By Conor Meehan
Week 14 kicked off with a visit to the legendary Whitechapel Bell Foundry which has been casting bells of all shapes and sizes since 1570, including the famous Big Ben. This is a craft of immense precision which continues to the present day – Whitechapel Bell Foundry cast the bell which rang out at the beginning of the London Olympic Games.
Alan Hughes and Scholars at Whitechapel Bell Foundry
The Scholars were shown around the entire foundry by the managing director, Alan Hughes who shared his vast knowledge of the craft process with us. This tour also included a run through of the bell and bell frame inspection that would be carried out in a typical church. We were on the look out for tell tale signs of ageing, damage, corrosion and tampering.
The following day, our newly acquired skills were put to the test as Alan brought us up the tower of the magnificent Norwich Cathedral where we assisted him with a condition survey of the bells and bell frame.
Norwich Cathedral bell and bell frame survey with Alan Hughes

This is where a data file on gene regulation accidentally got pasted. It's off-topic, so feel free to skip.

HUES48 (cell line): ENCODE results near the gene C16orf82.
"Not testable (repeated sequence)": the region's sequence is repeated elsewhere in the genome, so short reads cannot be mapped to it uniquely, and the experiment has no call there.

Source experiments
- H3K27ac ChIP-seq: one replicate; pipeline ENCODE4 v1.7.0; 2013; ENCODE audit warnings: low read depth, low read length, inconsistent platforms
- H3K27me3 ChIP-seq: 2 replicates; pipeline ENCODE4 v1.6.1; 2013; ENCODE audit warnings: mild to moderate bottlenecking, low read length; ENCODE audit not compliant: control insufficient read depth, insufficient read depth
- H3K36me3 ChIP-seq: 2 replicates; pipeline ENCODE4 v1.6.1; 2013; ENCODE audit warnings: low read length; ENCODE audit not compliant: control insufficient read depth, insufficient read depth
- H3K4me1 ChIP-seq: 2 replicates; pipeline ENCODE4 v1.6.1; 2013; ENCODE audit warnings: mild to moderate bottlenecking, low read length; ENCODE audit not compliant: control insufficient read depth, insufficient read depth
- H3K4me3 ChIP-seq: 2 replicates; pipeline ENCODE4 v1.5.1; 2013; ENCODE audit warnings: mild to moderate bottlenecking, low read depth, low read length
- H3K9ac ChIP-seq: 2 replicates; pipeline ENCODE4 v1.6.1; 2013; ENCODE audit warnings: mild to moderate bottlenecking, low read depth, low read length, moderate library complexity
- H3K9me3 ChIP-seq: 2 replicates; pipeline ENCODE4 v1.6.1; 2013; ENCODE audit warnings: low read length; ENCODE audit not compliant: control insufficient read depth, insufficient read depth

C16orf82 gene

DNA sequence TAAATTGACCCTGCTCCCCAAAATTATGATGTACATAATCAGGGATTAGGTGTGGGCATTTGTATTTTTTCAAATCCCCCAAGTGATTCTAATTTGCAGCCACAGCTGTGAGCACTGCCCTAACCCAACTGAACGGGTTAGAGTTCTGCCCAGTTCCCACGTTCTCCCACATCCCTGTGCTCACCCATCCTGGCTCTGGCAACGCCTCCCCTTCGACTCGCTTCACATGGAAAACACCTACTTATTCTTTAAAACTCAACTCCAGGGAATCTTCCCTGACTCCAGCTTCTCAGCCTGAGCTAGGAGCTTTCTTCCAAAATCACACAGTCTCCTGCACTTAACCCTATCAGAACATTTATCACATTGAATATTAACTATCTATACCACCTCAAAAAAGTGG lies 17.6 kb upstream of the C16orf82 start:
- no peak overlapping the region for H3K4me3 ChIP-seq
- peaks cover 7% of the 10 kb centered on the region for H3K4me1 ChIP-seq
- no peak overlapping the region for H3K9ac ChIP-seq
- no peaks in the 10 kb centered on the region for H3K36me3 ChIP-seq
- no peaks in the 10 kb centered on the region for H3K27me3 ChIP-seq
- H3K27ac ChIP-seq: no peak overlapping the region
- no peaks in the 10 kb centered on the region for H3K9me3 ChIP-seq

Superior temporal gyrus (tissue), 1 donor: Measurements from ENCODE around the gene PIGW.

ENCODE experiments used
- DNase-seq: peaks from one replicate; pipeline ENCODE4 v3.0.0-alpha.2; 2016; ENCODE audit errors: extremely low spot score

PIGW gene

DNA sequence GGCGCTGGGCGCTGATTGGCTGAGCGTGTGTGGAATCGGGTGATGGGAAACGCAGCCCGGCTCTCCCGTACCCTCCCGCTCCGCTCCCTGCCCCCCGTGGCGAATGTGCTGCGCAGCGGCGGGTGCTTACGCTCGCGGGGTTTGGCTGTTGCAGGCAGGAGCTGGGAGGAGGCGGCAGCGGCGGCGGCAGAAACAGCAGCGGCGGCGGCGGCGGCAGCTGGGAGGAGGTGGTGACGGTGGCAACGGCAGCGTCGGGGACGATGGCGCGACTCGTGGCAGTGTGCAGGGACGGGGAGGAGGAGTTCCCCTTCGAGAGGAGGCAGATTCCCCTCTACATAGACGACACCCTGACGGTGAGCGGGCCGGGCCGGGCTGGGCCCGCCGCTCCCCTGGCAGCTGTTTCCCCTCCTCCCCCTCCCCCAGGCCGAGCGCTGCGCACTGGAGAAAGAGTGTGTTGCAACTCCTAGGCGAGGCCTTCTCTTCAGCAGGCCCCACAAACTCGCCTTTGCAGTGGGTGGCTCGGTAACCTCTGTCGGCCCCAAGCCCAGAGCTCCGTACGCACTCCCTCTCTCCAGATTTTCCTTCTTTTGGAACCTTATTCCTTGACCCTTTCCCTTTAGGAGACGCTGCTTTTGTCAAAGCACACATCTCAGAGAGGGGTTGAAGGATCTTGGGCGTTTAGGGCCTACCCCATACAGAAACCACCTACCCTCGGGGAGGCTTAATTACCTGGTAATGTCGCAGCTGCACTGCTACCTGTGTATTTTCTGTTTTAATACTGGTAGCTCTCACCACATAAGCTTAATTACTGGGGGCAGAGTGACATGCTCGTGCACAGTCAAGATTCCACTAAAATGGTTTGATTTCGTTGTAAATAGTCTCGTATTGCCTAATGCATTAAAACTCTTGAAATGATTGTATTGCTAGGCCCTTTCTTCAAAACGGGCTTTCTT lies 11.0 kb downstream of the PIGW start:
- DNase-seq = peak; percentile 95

On Wednesday, we were hosted by the SPAB Scholar and architect, Nick Cox who we had previously spent time with at Wells Cathedral – on this occasion, we were introduced to the architectural historian, writer and broadcaster, Jeremy Musson. Both Nick and Jeremy guided us on our choices for the Plunket section* of the Scholarship, which is fast approaching, in the beautiful setting of Worton House, Oxfordshire where we were kindly hosted by Mr & Mrs Axtell, the owners. We also made a visit to the exquisite Blenheim Palace, where Nick and his associates have been working recently.
*The Plunket section of the Scholarship programme has run since 1980 and provides an extra three months of intensive study into architecture and the allied arts in some of the country’s finest stately homes. The Patrick Plunket Memorial Scholarship is named in memory of the 7th Lord Plunket, Deputy Mater of the Royal Household to Queen Elizabeth II
Week 14 Part 2 to follow tomorrow – Calke Abbey, the ‘unstately home’